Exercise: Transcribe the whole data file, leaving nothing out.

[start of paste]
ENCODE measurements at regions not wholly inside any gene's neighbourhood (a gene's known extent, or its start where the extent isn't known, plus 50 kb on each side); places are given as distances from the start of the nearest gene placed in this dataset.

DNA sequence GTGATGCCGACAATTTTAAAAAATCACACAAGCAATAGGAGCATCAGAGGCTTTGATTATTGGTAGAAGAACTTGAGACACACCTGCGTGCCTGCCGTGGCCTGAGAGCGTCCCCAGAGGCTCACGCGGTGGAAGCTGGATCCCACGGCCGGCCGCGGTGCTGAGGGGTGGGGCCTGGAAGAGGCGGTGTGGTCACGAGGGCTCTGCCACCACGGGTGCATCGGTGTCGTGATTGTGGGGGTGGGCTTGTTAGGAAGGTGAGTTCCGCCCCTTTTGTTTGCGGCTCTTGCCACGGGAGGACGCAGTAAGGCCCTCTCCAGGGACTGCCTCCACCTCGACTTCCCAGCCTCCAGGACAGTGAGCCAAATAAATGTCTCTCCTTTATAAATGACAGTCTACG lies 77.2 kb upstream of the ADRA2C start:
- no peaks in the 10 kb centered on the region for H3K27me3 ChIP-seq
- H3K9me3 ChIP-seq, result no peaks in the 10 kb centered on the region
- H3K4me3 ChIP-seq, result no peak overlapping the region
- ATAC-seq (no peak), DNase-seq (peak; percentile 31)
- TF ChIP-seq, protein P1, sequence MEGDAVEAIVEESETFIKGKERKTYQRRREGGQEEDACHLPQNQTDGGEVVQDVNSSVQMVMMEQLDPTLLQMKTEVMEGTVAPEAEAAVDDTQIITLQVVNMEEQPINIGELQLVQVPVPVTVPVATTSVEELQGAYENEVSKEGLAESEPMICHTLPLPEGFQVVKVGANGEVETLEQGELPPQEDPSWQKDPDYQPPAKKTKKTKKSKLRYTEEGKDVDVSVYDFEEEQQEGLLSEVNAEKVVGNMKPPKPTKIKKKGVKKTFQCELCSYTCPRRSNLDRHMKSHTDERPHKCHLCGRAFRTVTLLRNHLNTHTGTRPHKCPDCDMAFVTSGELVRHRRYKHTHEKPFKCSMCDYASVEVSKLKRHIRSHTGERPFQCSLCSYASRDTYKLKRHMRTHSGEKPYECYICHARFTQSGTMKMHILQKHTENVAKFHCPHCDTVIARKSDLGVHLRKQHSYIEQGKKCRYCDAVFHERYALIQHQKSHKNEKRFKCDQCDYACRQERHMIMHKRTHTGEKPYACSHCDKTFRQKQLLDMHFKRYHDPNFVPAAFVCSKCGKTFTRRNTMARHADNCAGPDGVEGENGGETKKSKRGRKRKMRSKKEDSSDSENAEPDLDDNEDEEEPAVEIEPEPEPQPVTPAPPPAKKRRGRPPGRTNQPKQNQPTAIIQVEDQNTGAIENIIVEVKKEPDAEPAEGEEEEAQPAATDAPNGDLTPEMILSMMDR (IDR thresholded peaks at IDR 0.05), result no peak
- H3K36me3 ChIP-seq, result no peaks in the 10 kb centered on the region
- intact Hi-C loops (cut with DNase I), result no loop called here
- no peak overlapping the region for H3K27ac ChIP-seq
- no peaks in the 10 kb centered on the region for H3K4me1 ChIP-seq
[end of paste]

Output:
ENCODE measurements at regions not wholly inside any gene's neighbourhood (a gene's known extent, or its start where the extent isn't known, plus 50 kb on each side); places are given as distances from the start of the nearest gene placed in this dataset.

DNA sequence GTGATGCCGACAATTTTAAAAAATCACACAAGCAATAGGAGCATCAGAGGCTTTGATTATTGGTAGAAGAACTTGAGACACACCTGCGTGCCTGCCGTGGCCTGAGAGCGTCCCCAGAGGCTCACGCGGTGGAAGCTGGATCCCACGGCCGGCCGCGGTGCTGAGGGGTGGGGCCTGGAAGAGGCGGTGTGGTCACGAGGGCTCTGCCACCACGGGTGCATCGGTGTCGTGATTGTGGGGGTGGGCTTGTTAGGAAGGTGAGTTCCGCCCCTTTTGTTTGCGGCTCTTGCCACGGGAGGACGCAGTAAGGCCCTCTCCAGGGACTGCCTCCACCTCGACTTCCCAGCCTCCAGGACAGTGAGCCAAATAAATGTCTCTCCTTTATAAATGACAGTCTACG lies 77.2 kb upstream of the ADRA2C start:
- no peaks in the 10 kb centered on the region for H3K27me3 ChIP-seq
- H3K9me3 ChIP-seq, result no peaks in the 10 kb centered on the region
- H3K4me3 ChIP-seq, result no peak overlapping the region
- ATAC-seq (no peak), DNase-seq (peak; percentile 31)
- TF ChIP-seq, protein P1, sequence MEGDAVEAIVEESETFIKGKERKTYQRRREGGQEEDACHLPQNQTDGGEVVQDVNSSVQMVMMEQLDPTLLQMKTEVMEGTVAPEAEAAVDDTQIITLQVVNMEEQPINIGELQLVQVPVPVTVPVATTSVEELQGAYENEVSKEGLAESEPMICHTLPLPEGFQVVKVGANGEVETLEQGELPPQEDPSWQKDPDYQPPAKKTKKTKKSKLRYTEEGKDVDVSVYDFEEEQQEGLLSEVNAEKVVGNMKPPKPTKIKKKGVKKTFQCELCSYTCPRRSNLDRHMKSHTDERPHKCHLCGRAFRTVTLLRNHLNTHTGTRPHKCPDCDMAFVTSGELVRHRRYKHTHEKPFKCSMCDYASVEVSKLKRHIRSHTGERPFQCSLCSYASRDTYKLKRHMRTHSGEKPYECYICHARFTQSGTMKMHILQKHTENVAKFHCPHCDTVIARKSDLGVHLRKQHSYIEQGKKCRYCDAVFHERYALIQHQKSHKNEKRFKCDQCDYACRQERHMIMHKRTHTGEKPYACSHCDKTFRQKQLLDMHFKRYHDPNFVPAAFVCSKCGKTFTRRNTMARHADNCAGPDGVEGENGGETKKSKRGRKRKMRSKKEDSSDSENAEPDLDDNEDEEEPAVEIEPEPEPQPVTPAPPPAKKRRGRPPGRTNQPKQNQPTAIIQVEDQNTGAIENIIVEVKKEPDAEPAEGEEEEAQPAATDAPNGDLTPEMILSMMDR (IDR thresholded peaks at IDR 0.05), result no peak
- H3K36me3 ChIP-seq, result no peaks in the 10 kb centered on the region
- intact Hi-C loops (cut with DNase I), result no loop called here
- no peak overlapping the region for H3K27ac ChIP-seq
- no peaks in the 10 kb centered on the region for H3K4me1 ChIP-seq